The Hebrew word שָׁבֻעֹת֙ – Shavuot (sha-vu-ote) literally means ‘weeks’. The word ‘week’ in Modern Hebrew is שבוע – shavuah. Exodus 34:22 says, “And thou shalt observe the feast of weeks, of the firstfruits of wheat harvest.” The phrase ‘feast of weeks’ is from the Hebrew – חַ֤ג שָׁבֻעֹת֙ – chag shavu’ot. In Modern Hebrew, the word חג – means ‘holiday’. The time of shavuot is given in Leviticus 23:15-16: “And ye shall count unto you from the morrow after the sabbath, from the day that ye brought the sheaf of the wave offering; seven sabbaths shall be complete: Even unto the morrow after the seventh sabbath shall ye number fifty days; and ye shall offer a new meat offering unto the LORD.” The phrase ‘seven sabbaths’ is from the Hebrew – שֶׁ֥בַע שַׁבָּת֖וֹת – sheva shabatot (plural of Shabbat). Therefore Shavuot occurs 7 weeks and one day or 50 days, after Passover. In the New Testament, Shavuot is called Pentecost – which is a Greek word derived from the root for ‘five’ – referring to the 50 days.
According to Jewish tradition, Shavuot marks the giving of the Law, Matan Torah ( מתן תורה ) to the children of Israel on Mt. Sinai, therefore, much emphasis is placed on the Word of God at Shavuot. In 1533, a Rabbi named Joseph Caro invited many of his colleagues to study Torah all night on Shavuot and so began the tradition of the “all night Torah study” on Shavuot and many people study until the morning light.
It has been said, “Reading the Bible without meditating on it is like trying to eat without swallowing.” We must read it. We must meditate on it, but most of all, we must obey it! For only if we obey it do we really believe it.
A Primer on the T’nakh
Since the Word of God is studied at Shavuot, I thought a simple “primer” on the layout of the Hebrew T’nakh would be helpful and interesting to all Bible students. The Hebrew Scriptures were originally called the Mikra (מִקרָא ) from the root (קרא ) meaning ‘reading’ or ‘that which is read’ because Bible texts were always read publically. The “Jewish Canon” (the order of the books of the T’nakh), was compiled by the men of the Great Assembly, lead by Ezra, and completed in 450 BC. It has remained unchanged ever since. I am teaching you the Jewish Canon so that you can be somewhat familiar with the Mikra or T’nakh (both words are still used). The word “T’nakh” came into use during the Rabbinic period as it reflects the three-part division of the Hebrew Scriptures as shown in the below table:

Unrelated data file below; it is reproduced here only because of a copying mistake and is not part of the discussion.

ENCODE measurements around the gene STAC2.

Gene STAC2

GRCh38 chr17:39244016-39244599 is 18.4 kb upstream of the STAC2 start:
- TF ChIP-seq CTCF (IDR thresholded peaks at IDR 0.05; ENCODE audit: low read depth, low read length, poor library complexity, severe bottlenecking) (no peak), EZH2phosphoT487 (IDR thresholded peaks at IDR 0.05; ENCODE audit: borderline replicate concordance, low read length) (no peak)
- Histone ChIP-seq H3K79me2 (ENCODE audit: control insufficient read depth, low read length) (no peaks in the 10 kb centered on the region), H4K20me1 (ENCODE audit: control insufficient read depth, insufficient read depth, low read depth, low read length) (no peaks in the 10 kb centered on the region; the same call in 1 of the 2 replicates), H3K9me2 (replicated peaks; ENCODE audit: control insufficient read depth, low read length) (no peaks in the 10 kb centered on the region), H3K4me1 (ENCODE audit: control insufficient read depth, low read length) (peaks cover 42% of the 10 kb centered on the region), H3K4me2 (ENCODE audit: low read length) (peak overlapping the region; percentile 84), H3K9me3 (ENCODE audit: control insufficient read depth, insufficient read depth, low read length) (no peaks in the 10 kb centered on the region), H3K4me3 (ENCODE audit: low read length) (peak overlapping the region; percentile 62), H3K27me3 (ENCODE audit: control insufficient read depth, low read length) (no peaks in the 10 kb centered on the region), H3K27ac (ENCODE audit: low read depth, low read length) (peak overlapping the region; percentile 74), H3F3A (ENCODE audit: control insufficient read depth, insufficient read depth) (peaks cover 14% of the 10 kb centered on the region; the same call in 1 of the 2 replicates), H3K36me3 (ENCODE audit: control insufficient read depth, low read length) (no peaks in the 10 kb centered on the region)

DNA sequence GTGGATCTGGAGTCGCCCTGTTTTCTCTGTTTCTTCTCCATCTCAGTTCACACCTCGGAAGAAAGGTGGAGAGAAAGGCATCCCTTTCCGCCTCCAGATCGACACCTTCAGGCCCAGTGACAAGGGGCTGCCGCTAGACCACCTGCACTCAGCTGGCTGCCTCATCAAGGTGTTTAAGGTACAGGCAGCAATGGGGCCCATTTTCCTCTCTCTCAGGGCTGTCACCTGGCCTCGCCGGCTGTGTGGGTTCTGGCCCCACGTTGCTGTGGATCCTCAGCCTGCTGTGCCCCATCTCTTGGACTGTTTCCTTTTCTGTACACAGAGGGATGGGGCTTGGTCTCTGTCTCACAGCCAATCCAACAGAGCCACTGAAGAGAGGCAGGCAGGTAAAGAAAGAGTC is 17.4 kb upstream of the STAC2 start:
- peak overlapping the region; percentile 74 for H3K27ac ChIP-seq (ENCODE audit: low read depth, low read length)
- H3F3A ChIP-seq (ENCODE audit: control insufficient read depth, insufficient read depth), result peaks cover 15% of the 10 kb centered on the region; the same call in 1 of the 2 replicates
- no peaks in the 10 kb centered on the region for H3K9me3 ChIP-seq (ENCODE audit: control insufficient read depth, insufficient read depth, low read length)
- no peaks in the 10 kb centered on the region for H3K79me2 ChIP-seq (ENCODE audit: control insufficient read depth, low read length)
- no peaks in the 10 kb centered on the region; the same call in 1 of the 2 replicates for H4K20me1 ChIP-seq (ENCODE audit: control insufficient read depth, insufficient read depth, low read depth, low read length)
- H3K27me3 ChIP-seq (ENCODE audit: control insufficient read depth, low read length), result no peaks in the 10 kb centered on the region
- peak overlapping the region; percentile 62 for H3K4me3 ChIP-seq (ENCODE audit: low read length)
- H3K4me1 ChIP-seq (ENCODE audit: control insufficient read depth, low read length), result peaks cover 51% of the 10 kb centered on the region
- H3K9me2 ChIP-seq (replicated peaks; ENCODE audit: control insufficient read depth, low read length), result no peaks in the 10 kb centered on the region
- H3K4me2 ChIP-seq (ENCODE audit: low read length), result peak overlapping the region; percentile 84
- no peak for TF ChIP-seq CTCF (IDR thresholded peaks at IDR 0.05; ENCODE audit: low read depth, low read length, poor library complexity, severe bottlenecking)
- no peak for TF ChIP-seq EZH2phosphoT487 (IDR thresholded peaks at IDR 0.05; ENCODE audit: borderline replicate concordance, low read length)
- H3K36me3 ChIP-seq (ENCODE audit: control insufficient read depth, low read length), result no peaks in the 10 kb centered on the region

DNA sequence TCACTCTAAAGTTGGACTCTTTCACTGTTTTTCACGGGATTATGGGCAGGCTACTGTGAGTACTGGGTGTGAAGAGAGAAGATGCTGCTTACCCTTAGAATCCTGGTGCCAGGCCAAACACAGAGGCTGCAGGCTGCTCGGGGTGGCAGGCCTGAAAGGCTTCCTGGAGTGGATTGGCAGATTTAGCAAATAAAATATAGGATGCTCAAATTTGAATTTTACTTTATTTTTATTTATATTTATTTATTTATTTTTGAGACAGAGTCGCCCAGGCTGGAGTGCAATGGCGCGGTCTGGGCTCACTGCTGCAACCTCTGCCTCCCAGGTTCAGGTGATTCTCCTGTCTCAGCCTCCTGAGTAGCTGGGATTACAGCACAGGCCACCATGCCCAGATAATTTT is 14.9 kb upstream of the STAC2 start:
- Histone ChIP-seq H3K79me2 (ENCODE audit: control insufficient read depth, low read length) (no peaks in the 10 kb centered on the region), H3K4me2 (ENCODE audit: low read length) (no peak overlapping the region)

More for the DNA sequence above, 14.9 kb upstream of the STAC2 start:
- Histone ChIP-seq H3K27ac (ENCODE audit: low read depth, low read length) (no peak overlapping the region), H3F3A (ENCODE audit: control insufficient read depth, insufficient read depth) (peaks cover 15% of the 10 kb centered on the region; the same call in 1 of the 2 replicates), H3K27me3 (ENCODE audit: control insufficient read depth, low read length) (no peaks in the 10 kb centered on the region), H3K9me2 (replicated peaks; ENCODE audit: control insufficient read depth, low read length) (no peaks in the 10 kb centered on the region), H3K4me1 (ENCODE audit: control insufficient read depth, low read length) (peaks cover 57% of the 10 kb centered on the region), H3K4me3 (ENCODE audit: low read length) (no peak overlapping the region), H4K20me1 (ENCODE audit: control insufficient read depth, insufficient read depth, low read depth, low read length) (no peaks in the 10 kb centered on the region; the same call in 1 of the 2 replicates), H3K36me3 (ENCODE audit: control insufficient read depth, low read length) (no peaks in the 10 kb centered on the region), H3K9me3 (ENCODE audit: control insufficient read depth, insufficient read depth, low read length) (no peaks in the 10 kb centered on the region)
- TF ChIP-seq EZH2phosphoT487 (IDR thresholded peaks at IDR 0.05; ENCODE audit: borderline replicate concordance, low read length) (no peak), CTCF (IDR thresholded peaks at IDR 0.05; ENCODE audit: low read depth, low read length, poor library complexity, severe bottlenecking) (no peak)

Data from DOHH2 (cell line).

Taking the first Hebrew letter from each division (the letters in read above), we have the Hebrew acronym – תנ״ך which is transliterated as T’nakh (also Tanakh). In the tables below, we study the Hebrew names of the books of the Bible which is often very different from the English name The Hebrew names of the books is either the name of the writer or, the first word (or sometimes a prominent word in the first verse) from the Hebrew text.
The first section of the T’nakh, the Torah, contains the five books of Moses:
The second section of the T’nakh, the Prophets, is divided into two groups:
The Former Prophets contains four books:
* Note that Samuel and Kings are counted as one book each.
The Latter Prophets also contains four books:
* Note that “The Twelve” (Minor prophets) are counted as one book
The Twelve are the Minor Prophets:
The third and final section of the T’nakh, the Writings, has three divisions:
It is important to note that the Poetic books are written in Hebrew poetry. In masoretic manuscripts and some printed editions, they appear in a special two-column form emphasizing the parallel rows in the verses. They are also the only books in the T’nakh with special cantillation notes that emphasizes these parallel rows. The Poetic books are:
The Hebrew word for ‘scroll’ is מְגִילָה (megillah) with the plural, ‘scrolls’ being מְגִילוֹת (megillot). The Five Megillot are traditionally read in many Jewish communities in the synagogue on the holidays as follows: Passover – Song of Songs; Shavu’ot – Ruth; Tisha B’av – Lamentations; Sukkot – Ecclesiastes; Purim – Esther.
The last group of the writings have in common that they describe late events (i.e. the Babylonian captivity and subsequent restoration of Zion). Two of these books, Daniel and Ezra, are the only books in the Tanakh with portions written in Aramaic. Aramaic is also a semitic language and became the lingua franca for much of the Semitic world. Aramaic portions of Scripture include: Jeremiah 10:11; Daniel 2:4-7:28; Ezra 4:8-6:18; 7:12-26
* Note that Chronicles is counted as one book.